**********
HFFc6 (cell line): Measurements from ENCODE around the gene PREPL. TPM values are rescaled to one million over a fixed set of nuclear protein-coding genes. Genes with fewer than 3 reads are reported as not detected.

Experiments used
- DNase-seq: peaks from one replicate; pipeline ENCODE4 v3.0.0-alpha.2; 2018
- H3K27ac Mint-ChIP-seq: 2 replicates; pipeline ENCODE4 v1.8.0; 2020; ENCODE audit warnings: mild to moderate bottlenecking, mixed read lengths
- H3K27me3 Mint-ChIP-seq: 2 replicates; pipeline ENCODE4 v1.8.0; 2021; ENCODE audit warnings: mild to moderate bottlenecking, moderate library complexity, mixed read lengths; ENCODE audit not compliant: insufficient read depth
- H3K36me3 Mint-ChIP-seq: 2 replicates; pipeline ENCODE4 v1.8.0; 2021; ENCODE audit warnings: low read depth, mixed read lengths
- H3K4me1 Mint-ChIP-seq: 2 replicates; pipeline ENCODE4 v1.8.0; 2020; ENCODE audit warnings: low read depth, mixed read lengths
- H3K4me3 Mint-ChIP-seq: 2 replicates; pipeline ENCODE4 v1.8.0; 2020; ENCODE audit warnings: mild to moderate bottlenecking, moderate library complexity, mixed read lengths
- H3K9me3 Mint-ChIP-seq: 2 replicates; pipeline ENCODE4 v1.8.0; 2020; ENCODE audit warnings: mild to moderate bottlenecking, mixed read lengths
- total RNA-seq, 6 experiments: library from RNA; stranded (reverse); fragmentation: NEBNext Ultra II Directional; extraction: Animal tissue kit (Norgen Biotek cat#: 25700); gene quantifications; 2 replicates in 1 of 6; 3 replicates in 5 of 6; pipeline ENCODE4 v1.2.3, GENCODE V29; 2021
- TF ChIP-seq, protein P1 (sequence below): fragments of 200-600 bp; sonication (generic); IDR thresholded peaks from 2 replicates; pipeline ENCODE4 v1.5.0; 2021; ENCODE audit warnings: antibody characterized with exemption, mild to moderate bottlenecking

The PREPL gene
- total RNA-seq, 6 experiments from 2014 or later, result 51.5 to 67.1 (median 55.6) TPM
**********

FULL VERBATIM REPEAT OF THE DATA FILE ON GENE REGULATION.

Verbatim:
HFFc6 (cell line): Measurements from ENCODE around the gene PREPL. TPM values are rescaled to one million over a fixed set of nuclear protein-coding genes. Genes with fewer than 3 reads are reported as not detected.

Experiments used
- DNase-seq: peaks from one replicate; pipeline ENCODE4 v3.0.0-alpha.2; 2018
- H3K27ac Mint-ChIP-seq: 2 replicates; pipeline ENCODE4 v1.8.0; 2020; ENCODE audit warnings: mild to moderate bottlenecking, mixed read lengths
- H3K27me3 Mint-ChIP-seq: 2 replicates; pipeline ENCODE4 v1.8.0; 2021; ENCODE audit warnings: mild to moderate bottlenecking, moderate library complexity, mixed read lengths; ENCODE audit not compliant: insufficient read depth
- H3K36me3 Mint-ChIP-seq: 2 replicates; pipeline ENCODE4 v1.8.0; 2021; ENCODE audit warnings: low read depth, mixed read lengths
- H3K4me1 Mint-ChIP-seq: 2 replicates; pipeline ENCODE4 v1.8.0; 2020; ENCODE audit warnings: low read depth, mixed read lengths
- H3K4me3 Mint-ChIP-seq: 2 replicates; pipeline ENCODE4 v1.8.0; 2020; ENCODE audit warnings: mild to moderate bottlenecking, moderate library complexity, mixed read lengths
- H3K9me3 Mint-ChIP-seq: 2 replicates; pipeline ENCODE4 v1.8.0; 2020; ENCODE audit warnings: mild to moderate bottlenecking, mixed read lengths
- total RNA-seq, 6 experiments: library from RNA; stranded (reverse); fragmentation: NEBNext Ultra II Directional; extraction: Animal tissue kit (Norgen Biotek cat#: 25700); gene quantifications; 2 replicates in 1 of 6; 3 replicates in 5 of 6; pipeline ENCODE4 v1.2.3, GENCODE V29; 2021
- TF ChIP-seq, protein P1 (sequence below): fragments of 200-600 bp; sonication (generic); IDR thresholded peaks from 2 replicates; pipeline ENCODE4 v1.5.0; 2021; ENCODE audit warnings: antibody characterized with exemption, mild to moderate bottlenecking

The PREPL gene
- total RNA-seq, 6 experiments from 2014 or later, result 51.5 to 67.1 (median 55.6) TPM